Share Smith Collection/Gado/Getty ImagesA couple in Portland, Ore., discovered that their Amazon Echo had recorded their conversation and sent it to one of their contacts.As secret recordings go, the Portland couple’s conversation was pretty mundane: They were talking about hardwood floors.But their Amazon Echo was listening and recording their discussion. The device then sent the recording to someone in their contacts — without the couple’s knowledge.The wife, identified only as Danielle, told Seattle TV station KIRO 7 that they learned something was amiss when they received a phone call from the husband’s employee who lived in Seattle, telling them what he had inadvertently received. He told them to unplug their Alexa devices right away.Danielle says she and her husband went around the house unplugging their devices — which they had in each room, controlling their home’s temperature, lights and security.The employee sent the couple the sound file that the Echo had sent to him, and they were shocked to realize they had essentially been bugged.“I felt invaded,” Danielle told KIRO. “A total privacy invasion. Immediately, I said, ‘I’m never plugging that device in again, because I can’t trust it.’ “How did this happen? Here’s Amazon’s explanation of the unsettling episode:“Echo woke up due to a word in background conversation sounding like ‘Alexa.’ Then, the subsequent conversation was heard as a ‘send message’ request. At which point, Alexa said out loud ‘To whom?’ At which point, the background conversation was interpreted as a name in the customers contact list. Alexa then asked out loud, ‘[contact name], right?’ Alexa then interpreted background conversation as ‘right’. As unlikely as this string of events is, we are evaluating options to make this case even less likely.”That’s right — at least five times in a row, Alexa heard background conversation and misconstrued it as very specific directives. And it all happened without the people in the room knowing that the device was listening, much less recording their conversation and shipping it out, supposedly on their behalf.Last year, a North Carolina man said the same thing had happened to him: His Echo recorded 20 seconds of his conversation and sent it to his insurance agent without his knowledge.Why was the Echo recording the conversation in the first place?“Amazon’s Echo uses seven microphones and noise-canceling tech to listen out for its wake word,” Washington Post technology columnist Geoffrey Fowler explains. “Doing so, it records about a second of ambient sound on the device, which it constantly discards and replaces. But once it thinks it hears its wake word, the Echo’s blue light ring activates and it begins sending a recording of what it hears to Amazon’s computers.”While “home assistants” such as the Amazon Echo, Google Home and Apple HomePod have been big sellers in the past few years, they’ve brought with them a litany of privacy and practical concerns.There was the time an Echo ordered a $170 dollhouse for a 6-year-old who asked Alexa for one. And the time Burger King ran an ad that said, “OK Google, what is the Whopper burger?” — causing Google Home devices to dutifully reply with info from the Whopper Wikipedia page.NPR’s own reporting has spurred voice-activated snafus: Morning Edition ran a story in 2016 about the Echo, which included the phrases “Alexa, give me a news bulletin” and “Alexa, turn on CNN. Set the temperature to 70 degrees.” Some Echos at home complied — by playing an NPR newscast and resetting a listener’s thermostat.But while those episodes had the air of slapstick, these recorded-conversation incidents show what can happen when people welcome devices that are always listening.“The Amazon Echo, despite being small, is a computer — it’s a computer with microphones, speakers, and it’s connected to the network,” Daniel Kahn Gillmor, a staff technologist for the American Civil Liberties Union’s Speech, Privacy and Technology Project, told the Post. “These are potential surveillance devices, and we have invited them further and further into our lives without examining how that could go wrong. And I think we are starting to see examples of that.”Have an Echo and want to know what it has been recording?Fowler offers this advice: “Go into the Alexa app, tap Settings —> History, and then listen to the recordings Alexa has made of you and your family. (While you’re there, you can also delete them).”Copyright 2018 NPR. To see more, visit http://www.npr.org/.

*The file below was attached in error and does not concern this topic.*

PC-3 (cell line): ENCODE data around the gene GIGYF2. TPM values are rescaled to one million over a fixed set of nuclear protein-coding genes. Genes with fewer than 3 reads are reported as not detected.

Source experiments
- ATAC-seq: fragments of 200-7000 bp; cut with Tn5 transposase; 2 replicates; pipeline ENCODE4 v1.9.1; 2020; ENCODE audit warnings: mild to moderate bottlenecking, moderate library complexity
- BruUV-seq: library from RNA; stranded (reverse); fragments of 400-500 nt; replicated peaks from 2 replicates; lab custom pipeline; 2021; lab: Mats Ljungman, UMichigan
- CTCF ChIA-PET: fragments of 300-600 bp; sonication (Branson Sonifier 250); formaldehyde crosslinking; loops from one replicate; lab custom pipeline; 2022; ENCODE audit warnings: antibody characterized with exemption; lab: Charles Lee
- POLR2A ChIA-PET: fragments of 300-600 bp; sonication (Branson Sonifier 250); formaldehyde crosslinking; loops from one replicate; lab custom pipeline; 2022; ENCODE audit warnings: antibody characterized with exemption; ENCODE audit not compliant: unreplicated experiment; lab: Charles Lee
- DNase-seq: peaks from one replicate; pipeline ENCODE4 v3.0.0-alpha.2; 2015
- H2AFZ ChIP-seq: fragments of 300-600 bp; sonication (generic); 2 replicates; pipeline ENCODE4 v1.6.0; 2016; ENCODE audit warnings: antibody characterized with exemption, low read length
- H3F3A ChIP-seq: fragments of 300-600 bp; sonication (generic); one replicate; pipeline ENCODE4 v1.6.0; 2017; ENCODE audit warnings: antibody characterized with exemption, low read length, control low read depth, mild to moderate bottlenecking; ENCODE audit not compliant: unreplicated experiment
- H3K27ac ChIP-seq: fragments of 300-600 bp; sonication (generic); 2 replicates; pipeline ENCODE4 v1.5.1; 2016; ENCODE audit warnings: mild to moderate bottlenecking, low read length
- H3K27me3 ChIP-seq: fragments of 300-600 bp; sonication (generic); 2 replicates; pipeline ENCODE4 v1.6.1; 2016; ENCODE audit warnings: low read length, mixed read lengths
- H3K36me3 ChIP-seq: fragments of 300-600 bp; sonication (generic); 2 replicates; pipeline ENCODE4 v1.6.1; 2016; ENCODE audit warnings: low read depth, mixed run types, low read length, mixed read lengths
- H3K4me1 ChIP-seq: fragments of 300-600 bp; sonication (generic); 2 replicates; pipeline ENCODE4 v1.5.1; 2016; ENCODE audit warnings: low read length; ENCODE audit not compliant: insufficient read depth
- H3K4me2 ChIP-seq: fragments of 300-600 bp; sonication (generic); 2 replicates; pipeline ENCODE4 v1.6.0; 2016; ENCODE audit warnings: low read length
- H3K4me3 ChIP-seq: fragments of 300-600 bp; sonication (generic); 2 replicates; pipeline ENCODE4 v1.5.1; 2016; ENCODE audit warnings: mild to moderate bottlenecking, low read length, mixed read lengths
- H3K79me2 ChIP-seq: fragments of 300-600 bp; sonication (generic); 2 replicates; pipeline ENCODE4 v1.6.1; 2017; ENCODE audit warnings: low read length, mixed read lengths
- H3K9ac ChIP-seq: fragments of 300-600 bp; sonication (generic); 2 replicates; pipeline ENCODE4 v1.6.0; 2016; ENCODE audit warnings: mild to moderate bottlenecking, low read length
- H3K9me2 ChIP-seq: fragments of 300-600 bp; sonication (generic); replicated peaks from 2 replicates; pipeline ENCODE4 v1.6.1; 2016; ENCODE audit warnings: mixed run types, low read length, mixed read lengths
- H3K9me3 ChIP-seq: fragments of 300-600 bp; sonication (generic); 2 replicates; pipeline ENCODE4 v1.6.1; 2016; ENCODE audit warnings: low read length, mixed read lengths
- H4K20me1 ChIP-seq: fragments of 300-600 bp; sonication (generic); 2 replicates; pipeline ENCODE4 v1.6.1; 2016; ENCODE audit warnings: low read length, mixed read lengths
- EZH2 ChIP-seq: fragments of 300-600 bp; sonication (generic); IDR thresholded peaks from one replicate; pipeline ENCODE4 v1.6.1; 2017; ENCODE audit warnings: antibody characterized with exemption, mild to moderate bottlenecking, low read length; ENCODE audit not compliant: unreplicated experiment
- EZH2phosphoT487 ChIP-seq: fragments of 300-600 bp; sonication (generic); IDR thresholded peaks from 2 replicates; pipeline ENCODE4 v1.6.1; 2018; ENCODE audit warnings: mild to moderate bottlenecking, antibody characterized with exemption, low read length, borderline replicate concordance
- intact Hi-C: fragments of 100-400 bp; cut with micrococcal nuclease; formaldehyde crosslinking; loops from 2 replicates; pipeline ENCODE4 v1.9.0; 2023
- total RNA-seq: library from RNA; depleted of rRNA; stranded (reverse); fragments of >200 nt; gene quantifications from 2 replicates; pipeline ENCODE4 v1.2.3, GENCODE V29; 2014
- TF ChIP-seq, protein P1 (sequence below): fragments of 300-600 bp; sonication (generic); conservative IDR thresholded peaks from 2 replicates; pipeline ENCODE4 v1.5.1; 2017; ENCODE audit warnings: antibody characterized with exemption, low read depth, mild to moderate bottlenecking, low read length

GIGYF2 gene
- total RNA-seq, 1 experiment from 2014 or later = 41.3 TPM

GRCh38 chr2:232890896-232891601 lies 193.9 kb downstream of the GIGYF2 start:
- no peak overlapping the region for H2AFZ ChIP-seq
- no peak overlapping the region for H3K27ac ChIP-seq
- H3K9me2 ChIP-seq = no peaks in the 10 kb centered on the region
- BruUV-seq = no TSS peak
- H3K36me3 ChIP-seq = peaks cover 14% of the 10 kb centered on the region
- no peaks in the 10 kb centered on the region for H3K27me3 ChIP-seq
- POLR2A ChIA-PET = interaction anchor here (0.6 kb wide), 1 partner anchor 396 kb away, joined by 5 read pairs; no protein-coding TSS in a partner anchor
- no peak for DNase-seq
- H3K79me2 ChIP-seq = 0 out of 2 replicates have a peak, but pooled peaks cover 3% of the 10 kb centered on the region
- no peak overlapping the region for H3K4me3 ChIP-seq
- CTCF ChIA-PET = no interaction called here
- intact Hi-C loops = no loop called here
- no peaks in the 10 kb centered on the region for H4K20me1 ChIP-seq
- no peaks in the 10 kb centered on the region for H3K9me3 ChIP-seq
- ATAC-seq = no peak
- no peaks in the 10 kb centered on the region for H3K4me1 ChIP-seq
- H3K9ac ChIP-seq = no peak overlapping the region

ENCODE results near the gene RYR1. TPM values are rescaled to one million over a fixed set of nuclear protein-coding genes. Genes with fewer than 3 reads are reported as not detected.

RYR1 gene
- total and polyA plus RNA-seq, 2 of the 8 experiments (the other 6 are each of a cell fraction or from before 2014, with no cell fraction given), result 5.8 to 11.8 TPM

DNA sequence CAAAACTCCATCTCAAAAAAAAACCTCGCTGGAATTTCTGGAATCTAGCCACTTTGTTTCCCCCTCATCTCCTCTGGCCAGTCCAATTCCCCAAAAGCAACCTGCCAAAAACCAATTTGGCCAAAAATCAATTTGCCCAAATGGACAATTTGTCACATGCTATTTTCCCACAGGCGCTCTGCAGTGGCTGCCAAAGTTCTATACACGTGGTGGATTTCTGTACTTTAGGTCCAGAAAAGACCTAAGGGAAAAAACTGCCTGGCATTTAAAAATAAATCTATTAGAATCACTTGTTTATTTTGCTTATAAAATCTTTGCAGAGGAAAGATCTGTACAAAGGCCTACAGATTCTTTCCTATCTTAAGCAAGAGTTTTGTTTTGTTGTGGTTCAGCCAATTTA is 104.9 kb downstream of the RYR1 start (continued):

Pu Ying Huang for The Texas TribuneLizzie Pannill Fletcher speaks to her supporters at her election party in Houston on May 22, 2018. Fletcher will face the Republican incumbent, U.S. Rep. John Culberson, in NovemberLizzie Pannill Fletcher, the Democratic candidate trying to unseat U.S. Representative John Culberson, said she’s raised more than a million dollars in the past three months.Culberson has not yet released his fundraising numbers for the second quarter of this year. Culberson has held that seat for 17 years. According to a press release over the second quarter of 2018, more than 75 percent of Lizzie’s funds came from within Texas, with more than 68 percent coming from Houston-area residents.Fletcher’s campaign said she’s now raised more than 2 million dollars in the battle for Texas’ seventh congressional district.“Our campaign is powered by people in this community, who have seen John Culberson choose Washington politics over people here in Houston,” Lizzie said in a press release.“I am extremely proud of the outpouring of local support that has come since day one of our campaign. The momentum we are creating, coupled with the broad coalition we continue to build, will help switch this seat and bring TX-07 the representation we deserve in Congress,” Lizzie said.7th Congressional District in West Houston has had a Republican representative since the 1960s. Share